When I was a kid growing up in the north end of Montreal, children under the age of 16 were not allowed to go to movie theatres. This wasn’t because the authorities decided to be mean to kids – although it is true that some members of the Roman Catholic church felt that movies were detrimental to a child’s moral and physical health – but because of a horrendous fire in the Laurier Palace theatre in 1927 that killed 77 children and injured several others. The fire itself was not a major blaze, but the smoke and panic were a lethal combination as youngsters, many unaccompanied by adults, tried to escape from the balcony and were trampled as they fled down the stairs. The ban remained in effect until 1961, but at least building codes changed so that doors of all public buildings had to open outwards.
There were exceptions to the ban on movie-going. When Walt Disney created something suitable or when Shirley Temple appeared in a film, we were allowed to trek down to The Palace or Loews, those ornate and wondrously decorated edifices. To a five year old it was like a trip to Buckingham Palace or Versailles and worth every minute of the 60-minute streetcar ride on the St. Denis number 24, followed by another 15 on the St. Catherine Street tram heading west to the pleasure palace of our cinematic dreams. There Mickey Mouse held fort, or little Shirley consorted with a bunch of gamblers in “Little Miss Marker”; cavorted around the Alps in ”Heidi” or sand and danced with James Dunn in “Stand Up and Cheer”. Shirley, I might add, was a role model for a child star, later becoming internationally active as a diplomat at the United Nations.
Of course, once we reached age 12 or attained the height of 5 feet – whichever came first – we put on lipstick, borrowed our mothers’ jackets, gloves, purses and even shoes if they fit, and tried to convince the ushers at the local movie houses that we really were 16 years old. In truth they probably knew we weren’t, but welcomed the business. Every 20 cents helped keep the place open.
My first attempt to actually pass as 16 was initiated by two of my Grade Six friends, whose names have totally left my memory bank, and who therefore cannot be accused of “leading me astray”. We even secured permission from both our teacher and our mothers to skip school that Friday afternoon so that we could see a film based on a true historical event, the title of which is also lost forever.
It was playing at The Chateau, on St. Denis at the corner of Belanger. On the other side of Belanger was The Rivoli. I marched toward The Chateau. My friends said, “Where are you going?” “To see the movie,” I replied. “We’re not going to that one,” they said and off they went to The Rivoli to see a film starring Bing Crosby. My protests were in vain. Okay, I didn’t try very hard to convince them. “What’ll we do when they ask us about the other one?” “Just say it was good.”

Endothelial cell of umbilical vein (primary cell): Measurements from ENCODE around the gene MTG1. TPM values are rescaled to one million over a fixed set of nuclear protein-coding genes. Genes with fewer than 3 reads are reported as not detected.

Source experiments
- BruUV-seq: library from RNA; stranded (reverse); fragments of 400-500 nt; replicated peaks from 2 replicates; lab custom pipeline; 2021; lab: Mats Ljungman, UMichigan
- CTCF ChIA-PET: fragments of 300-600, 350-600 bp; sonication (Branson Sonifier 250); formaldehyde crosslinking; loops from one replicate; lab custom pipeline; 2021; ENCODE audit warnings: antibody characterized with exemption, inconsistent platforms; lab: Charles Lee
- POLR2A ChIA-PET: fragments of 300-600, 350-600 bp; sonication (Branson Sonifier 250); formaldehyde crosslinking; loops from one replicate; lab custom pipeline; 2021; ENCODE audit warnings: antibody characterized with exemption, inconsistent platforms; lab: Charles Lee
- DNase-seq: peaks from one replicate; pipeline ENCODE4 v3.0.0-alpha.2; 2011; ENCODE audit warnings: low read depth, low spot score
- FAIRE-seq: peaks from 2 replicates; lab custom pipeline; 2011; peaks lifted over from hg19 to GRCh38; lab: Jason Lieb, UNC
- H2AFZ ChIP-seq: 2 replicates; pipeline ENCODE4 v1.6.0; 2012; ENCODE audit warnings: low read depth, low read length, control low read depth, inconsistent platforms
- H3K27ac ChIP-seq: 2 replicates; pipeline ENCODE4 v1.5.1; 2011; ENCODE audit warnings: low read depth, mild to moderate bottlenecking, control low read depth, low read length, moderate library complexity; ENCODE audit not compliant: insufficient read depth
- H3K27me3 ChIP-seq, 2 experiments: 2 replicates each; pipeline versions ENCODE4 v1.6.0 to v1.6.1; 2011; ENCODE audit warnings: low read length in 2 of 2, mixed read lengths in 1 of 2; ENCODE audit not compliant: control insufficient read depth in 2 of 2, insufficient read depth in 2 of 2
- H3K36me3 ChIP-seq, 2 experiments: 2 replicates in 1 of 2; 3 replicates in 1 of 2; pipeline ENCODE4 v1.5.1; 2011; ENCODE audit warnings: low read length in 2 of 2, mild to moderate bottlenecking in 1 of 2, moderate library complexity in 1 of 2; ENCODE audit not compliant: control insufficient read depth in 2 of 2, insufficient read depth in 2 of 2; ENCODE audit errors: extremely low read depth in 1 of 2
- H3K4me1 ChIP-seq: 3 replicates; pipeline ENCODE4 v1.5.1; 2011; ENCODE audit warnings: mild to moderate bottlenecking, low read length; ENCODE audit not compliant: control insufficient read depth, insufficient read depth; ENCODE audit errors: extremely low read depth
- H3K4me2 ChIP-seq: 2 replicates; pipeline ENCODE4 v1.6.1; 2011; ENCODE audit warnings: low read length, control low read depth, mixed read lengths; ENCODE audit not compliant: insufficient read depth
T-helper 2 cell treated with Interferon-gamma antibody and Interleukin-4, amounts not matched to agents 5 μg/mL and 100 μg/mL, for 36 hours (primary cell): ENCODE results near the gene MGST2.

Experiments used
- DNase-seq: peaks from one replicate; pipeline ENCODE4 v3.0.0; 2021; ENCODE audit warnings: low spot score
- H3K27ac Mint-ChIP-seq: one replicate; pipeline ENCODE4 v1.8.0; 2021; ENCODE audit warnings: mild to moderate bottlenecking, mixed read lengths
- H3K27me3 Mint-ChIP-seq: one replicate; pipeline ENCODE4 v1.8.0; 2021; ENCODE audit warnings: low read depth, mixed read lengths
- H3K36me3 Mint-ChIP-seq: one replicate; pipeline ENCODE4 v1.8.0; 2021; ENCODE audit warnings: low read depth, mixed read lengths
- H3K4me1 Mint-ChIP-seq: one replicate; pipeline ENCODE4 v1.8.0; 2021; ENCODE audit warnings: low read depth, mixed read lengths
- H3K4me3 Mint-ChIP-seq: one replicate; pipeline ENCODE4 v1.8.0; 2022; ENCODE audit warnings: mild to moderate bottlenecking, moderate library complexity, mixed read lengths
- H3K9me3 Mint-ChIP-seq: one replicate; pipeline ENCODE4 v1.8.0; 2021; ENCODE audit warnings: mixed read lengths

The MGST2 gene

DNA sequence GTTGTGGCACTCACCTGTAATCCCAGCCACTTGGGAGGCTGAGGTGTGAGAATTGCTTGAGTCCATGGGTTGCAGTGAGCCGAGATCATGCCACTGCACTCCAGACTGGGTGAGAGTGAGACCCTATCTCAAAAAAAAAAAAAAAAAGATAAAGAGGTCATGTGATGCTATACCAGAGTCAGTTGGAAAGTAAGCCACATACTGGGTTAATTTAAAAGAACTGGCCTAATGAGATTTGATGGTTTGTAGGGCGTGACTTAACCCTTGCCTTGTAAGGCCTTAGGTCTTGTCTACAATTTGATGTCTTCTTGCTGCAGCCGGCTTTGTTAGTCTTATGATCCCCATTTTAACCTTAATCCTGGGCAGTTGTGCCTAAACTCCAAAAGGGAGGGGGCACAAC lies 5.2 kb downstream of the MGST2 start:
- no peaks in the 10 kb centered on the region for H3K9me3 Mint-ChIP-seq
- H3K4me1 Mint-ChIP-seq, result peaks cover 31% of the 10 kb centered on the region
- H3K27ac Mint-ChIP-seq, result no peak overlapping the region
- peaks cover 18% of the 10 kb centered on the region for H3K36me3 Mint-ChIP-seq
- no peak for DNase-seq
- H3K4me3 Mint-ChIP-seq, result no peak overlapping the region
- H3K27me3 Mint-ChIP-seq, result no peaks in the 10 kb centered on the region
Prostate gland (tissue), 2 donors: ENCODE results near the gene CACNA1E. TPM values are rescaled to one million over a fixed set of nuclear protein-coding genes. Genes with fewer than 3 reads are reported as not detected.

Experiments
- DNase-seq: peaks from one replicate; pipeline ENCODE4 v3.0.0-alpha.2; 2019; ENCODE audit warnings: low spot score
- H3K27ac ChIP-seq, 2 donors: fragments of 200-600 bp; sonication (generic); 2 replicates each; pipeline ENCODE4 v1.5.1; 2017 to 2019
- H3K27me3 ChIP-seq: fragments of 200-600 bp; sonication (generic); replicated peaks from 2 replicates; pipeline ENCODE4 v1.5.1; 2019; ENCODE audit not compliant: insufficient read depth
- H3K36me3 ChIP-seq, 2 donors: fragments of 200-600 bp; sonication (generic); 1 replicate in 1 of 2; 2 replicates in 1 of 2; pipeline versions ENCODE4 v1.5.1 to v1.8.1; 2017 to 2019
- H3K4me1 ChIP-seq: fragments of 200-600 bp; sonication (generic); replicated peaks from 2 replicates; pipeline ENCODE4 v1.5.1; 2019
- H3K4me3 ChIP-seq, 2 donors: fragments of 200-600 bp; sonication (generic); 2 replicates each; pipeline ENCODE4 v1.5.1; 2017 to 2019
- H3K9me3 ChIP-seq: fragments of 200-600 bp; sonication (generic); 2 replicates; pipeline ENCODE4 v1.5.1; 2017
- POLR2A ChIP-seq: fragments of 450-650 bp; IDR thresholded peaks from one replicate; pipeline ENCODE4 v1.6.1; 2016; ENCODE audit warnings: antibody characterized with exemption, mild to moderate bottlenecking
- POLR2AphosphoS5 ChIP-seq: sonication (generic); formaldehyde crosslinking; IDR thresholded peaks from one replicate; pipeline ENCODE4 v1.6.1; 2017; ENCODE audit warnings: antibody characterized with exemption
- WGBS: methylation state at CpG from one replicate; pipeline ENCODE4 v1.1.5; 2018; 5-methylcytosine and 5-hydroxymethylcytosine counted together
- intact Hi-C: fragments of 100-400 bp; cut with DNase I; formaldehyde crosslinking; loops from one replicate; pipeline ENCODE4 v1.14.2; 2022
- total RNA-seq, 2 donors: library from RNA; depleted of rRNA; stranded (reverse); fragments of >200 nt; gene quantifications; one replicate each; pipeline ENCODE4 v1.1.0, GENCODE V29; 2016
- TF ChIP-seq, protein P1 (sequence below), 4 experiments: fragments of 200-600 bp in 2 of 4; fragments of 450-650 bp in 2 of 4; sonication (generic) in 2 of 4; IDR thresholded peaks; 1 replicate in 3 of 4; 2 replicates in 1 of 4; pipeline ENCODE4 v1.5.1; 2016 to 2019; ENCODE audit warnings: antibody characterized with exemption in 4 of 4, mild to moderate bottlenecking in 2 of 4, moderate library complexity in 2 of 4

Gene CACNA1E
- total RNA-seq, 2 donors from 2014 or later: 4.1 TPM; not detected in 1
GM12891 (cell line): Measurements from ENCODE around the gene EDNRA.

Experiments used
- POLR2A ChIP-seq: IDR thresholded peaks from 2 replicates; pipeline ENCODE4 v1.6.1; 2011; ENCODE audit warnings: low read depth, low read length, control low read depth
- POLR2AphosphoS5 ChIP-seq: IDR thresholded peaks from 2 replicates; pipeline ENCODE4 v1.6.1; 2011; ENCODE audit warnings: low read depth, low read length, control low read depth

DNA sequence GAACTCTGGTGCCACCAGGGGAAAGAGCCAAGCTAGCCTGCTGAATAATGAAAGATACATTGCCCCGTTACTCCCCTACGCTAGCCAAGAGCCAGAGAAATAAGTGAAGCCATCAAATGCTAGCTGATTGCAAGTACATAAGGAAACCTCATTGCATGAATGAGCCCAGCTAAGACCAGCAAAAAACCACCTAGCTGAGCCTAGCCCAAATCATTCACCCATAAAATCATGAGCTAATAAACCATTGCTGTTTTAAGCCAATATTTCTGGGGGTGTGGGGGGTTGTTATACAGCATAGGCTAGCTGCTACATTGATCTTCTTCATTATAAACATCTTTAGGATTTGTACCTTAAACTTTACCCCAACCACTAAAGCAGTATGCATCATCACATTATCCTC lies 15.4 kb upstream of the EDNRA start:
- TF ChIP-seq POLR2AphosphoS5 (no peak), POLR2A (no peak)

My sole recollection is that Bing played opposite a blonde and at one point rolled down a staircase in a tea cart, singing “I Ain’t Got No-body”. Unfortunately, even an extensive search through Bing Crosby’s film archives cannot unearth that movie. Either my memory is totally incorrect – which is possible – or the film was so bad it was buried among the “better forgotten” list. However, it was my introduction to the twin pleasures of “grown-up” films, and learning how to skip school on a Friday afternoon and not get caught.
Sadly, The Rialto and The Chateau are long gone. The former actually had a beautiful façade, which we didn’t realize at the time, and just took for granted. It opened in 1926 and both it at The Chateau closed in 1982.
By that time another movie attraction was no longer in vogue. That was “Dish Night”, one evening a week. During the Depression, the idea was to help dish manufacturers and encourage movie-going at
the same time, one night a week. One evening your gift would be a dinner plate, the next week a soup bowl, and so on until – if you could afford it – you could acquire a whole set of dishes and see a lot of movies. However, as my mother told it, many dishes never arrived home. At the end of the movie everyone would stand up, many forgetting about the dish on their laps, resulting in the crashing of china resounding through the theatre.
This has all been replaced by the sound of crunching popcorn. And as films evolve and time passes, no doubt today’s youthful movie-goers will look back on High Definition, surround sound, 3-D, and other wonderful high tech creations with a hint of nostalgia for the “good old movie days” of their childhood.